Machete worked better as a trailer than it does as a full-length movie.
Originally conceived as one of the bogus B-movie trailers in the Quentin Tarantino/Robert Rodriguez latter-day drive-in double-feature
Grindhouse (2007), the concept has been expanded, exploded and imploded into a feature by Rodriguez, who produced, co-directed with Ethan Maniquis, and receives at least a dozen on-screen credits for his contributions, ranging from visual effects to song selections.
Veteran screen tough guy Danny Trejo takes center stage in the title role, a former Federale (Mexican border patrolman) who was set up, betrayed and left for dead. Of course he didn’t die, and years later a series of cartoonish circumstances allows him to exact a long-simmering retribution.
Machete is many things, but it’s not boring.
It is, however, a letdown. Rodriguez seems content to continue paying (big-budget) homage to the low-budget B-movies of his adolescence. In many ways, he’s still replaying bits from El Mariachi, the 1992 debut film that heralded his emergence as a filmmaker.
For all the high-tech gloss and all-star cast, Machete is a self-indulgent, self-satisfied ego trip saturated with gratuitous nudity, gratuitous violence and gratuitous regurgitation. If you’ve seen one vomit joke, you’ve seen them all — and here it seems you see them all.
Somewhere in this mess is a statement about the immigration debate in this country, although its nuances have been buffeted somewhat by the presentation.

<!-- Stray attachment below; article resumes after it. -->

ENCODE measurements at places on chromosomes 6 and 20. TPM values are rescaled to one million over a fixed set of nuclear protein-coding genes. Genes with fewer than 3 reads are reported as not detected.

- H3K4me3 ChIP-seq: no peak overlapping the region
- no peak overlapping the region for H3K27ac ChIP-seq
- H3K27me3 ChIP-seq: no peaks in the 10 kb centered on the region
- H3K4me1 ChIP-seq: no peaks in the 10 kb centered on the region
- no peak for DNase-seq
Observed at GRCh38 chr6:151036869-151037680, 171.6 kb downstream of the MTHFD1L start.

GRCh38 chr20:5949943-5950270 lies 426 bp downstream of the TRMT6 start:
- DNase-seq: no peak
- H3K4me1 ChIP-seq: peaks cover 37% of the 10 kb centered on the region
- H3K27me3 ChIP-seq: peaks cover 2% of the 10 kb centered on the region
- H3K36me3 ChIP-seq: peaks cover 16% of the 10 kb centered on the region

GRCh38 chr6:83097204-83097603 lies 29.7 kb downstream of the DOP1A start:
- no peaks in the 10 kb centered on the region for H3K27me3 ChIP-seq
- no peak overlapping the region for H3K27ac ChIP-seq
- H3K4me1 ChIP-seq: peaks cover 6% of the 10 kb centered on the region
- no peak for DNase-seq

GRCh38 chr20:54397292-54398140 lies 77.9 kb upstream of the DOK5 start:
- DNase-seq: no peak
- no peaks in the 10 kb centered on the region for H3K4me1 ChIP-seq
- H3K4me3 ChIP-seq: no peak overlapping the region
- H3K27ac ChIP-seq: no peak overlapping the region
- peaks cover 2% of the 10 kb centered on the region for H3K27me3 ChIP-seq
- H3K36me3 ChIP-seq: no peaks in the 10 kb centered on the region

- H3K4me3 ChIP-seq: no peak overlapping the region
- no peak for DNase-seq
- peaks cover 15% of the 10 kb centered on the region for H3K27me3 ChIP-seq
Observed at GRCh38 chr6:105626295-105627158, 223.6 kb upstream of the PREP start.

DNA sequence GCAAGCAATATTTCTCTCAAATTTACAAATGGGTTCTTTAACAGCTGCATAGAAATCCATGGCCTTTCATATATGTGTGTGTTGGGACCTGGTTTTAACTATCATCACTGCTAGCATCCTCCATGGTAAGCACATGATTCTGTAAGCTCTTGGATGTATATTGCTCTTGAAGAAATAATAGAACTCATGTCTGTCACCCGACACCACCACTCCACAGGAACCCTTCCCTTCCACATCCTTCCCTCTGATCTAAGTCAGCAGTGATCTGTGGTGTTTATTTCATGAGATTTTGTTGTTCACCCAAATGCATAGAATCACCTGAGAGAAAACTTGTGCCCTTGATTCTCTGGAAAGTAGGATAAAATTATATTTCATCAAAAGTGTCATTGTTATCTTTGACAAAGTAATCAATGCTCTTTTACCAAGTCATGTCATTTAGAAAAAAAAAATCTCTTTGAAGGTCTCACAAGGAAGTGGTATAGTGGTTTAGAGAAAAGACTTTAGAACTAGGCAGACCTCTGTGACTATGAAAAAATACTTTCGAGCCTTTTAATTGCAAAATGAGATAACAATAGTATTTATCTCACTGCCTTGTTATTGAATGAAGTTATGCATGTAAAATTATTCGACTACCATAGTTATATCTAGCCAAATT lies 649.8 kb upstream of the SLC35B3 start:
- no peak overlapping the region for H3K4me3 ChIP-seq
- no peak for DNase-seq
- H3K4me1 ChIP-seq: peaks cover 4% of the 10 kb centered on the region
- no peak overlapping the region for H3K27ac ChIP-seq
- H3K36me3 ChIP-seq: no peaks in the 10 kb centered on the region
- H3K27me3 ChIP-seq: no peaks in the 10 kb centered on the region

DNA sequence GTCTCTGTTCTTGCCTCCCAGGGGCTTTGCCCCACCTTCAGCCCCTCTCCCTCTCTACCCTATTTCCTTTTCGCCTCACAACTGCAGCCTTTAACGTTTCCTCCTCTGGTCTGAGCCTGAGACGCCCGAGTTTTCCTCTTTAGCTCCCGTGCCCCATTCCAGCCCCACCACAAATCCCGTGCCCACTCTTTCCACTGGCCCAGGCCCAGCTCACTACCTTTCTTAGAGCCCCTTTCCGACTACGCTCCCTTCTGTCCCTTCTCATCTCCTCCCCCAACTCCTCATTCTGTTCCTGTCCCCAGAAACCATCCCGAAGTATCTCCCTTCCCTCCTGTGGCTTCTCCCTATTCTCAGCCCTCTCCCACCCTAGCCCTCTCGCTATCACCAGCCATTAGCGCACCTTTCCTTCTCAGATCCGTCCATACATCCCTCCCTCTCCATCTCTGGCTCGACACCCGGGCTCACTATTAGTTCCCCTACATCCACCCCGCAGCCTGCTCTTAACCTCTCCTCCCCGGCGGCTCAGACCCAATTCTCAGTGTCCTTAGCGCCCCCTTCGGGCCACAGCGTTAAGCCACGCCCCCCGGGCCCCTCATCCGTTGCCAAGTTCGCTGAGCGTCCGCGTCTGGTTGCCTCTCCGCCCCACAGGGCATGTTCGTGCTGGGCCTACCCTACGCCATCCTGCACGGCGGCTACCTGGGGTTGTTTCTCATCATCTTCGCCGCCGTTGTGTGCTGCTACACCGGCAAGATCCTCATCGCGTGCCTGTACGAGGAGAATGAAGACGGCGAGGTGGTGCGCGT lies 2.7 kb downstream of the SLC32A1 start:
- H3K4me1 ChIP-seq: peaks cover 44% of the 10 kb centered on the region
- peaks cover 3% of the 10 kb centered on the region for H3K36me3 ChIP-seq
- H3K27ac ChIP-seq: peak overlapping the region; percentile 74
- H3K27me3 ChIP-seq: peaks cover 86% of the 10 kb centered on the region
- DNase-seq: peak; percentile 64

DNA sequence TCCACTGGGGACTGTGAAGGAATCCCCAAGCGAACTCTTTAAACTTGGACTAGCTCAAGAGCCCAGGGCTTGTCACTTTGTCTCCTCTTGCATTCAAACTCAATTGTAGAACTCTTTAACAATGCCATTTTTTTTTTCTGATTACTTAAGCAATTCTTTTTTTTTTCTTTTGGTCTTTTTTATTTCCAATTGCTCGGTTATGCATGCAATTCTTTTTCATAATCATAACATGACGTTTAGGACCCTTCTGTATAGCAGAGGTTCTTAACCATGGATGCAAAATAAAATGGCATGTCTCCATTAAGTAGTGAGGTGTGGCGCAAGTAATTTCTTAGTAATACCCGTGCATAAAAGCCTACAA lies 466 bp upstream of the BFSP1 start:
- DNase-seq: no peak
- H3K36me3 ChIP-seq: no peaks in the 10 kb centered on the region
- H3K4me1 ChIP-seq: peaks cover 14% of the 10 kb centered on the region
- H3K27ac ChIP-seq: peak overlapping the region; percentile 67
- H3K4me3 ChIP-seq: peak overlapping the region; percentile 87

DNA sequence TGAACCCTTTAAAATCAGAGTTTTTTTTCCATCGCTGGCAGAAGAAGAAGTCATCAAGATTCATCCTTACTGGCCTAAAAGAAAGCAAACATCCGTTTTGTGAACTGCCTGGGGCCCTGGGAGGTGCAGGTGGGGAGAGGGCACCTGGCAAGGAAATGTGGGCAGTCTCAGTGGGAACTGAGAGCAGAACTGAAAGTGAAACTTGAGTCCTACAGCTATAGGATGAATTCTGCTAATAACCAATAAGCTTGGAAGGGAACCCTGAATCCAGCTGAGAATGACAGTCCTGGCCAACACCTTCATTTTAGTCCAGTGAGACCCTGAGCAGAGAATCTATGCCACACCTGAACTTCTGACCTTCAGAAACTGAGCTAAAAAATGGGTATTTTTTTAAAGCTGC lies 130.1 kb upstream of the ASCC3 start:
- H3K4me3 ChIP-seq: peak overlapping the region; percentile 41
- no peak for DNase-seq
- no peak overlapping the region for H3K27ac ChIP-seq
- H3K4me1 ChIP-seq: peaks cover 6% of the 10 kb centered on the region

Nevertheless, it’s a pleasure to see Trejo in a leading role. He has such a distinctive screen presence and a personality that always stays above the mayhem.
A slumming Robert De Niro leads the film’s resident rogues’ gallery, sporting a hit-or-miss Texas twang (and a quick-check approach) as a corrupt senator with a penchant for murdering illegal immigrants.
Don Johnson, Jeff Fahey, Tom Savini and Shea Wigham sneer and snarl as fellow villains who tend to deliver their threats in smart-aleck comic-book fashion, as does Steven Seagal, in what is probably the most tolerable performance of his entire career. As Machete’s brother-turned-priest, Rodriguez regular Cheech Marin contributes a few laughs before meeting an untimely (and unseemly) end.
The ladies on hand include Jessica Alba, Michelle Rodriguez and Lindsay Lohan, all looking fabulous and talking as tough as the male characters do. One of the film’s better running jokes — and one that doesn’t involve bloodshed, vomit or snide dialogue — is that every female character finds Machete irresistible.
Writer/director Ruba Nadda’s Cairo Time offers an engaging travelogue of its title city, respectable (and respectful) intentions and nice roles for Patricia Clarkson and Alexander Siddig, but there’s not much to it.
Clarkson plays Juliette, the wife of an American diplomat who is to join her husband in Cairo. When she arrives, however, he’s away on an assignment and she’s left on her own — a stranger in a strange land. Thanks to her husband’s friend, Tareq (Siddig), Juliette gets to know a bit more about the illustrious city, about the Muslim culture there and about Tareq, who’s been a little lonely himself.
What develops between Juliette and Tareq isn’t a relationship in the romantic sense (although the potential is there), but a quick friendship based on their collective isolation. Clarkson and Siddig have an unforced chemistry that makes their characters believable and likable, without ladling on any unnecessary sentiment.
Yet for all its picturesque attributes and the graceful performances of its leads, Cairo Time is a slight film, mildly diverting but none too memorable.
Nevertheless, compared to the recent Sex and the City 2, to which this film bears a slight thematic resemblance, at least Cairo Time doesn’t play the culture clash for easy laughs… or uneasy ones, as in the case of Sex and the City 2.